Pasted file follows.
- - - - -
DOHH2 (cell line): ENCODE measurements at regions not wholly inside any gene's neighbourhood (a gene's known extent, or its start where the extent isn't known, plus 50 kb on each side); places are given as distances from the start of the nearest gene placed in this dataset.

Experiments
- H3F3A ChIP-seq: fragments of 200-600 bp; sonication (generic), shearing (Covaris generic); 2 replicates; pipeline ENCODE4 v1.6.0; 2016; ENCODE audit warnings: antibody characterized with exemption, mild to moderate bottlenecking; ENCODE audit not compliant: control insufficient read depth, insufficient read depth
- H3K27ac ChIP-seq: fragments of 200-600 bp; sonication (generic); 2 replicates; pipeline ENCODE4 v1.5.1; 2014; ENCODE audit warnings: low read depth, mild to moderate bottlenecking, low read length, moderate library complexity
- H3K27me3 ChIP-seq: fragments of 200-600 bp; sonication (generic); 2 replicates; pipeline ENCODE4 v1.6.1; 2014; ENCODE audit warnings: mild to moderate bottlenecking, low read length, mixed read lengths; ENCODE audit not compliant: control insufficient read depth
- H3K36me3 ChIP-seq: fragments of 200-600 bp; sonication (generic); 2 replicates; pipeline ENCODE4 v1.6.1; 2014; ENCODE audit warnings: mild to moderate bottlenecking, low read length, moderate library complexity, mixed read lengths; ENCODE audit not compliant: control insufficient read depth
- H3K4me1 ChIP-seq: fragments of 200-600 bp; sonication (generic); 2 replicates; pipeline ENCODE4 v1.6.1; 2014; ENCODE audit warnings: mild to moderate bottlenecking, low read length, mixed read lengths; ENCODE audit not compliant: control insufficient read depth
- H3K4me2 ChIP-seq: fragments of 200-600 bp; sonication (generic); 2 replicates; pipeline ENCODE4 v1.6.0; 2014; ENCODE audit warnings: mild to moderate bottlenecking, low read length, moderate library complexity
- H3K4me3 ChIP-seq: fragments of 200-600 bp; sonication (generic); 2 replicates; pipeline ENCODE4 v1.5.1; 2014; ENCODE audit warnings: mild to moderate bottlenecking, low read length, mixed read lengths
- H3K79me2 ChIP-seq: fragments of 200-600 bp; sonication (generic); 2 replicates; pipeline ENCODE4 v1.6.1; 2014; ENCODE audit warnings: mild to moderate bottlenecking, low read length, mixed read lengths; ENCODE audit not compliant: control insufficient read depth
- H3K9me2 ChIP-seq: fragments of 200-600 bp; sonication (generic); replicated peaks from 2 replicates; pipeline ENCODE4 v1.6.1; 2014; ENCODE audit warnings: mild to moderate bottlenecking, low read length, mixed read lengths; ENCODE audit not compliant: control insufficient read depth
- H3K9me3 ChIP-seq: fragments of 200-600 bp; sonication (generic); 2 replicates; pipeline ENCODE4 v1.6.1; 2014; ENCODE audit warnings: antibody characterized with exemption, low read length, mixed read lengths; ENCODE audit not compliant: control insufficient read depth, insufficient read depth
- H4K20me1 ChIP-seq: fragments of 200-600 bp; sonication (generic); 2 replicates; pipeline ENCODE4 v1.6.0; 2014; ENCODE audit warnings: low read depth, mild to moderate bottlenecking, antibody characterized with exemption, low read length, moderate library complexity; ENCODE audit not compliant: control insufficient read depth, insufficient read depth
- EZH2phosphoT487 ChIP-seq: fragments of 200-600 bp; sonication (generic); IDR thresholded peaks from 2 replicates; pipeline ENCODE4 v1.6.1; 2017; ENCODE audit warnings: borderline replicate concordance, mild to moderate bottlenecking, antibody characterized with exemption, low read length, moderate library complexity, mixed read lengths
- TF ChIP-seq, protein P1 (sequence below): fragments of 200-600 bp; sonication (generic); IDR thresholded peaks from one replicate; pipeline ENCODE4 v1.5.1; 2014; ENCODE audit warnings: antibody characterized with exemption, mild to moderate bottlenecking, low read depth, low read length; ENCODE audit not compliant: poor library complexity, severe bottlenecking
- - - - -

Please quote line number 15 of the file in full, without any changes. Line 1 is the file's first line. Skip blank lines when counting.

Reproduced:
- TF ChIP-seq, protein P1 (sequence below): fragments of 200-600 bp; sonication (generic); IDR thresholded peaks from one replicate; pipeline ENCODE4 v1.5.1; 2014; ENCODE audit warnings: antibody characterized with exemption, mild to moderate bottlenecking, low read depth, low read length; ENCODE audit not compliant: poor library complexity, severe bottlenecking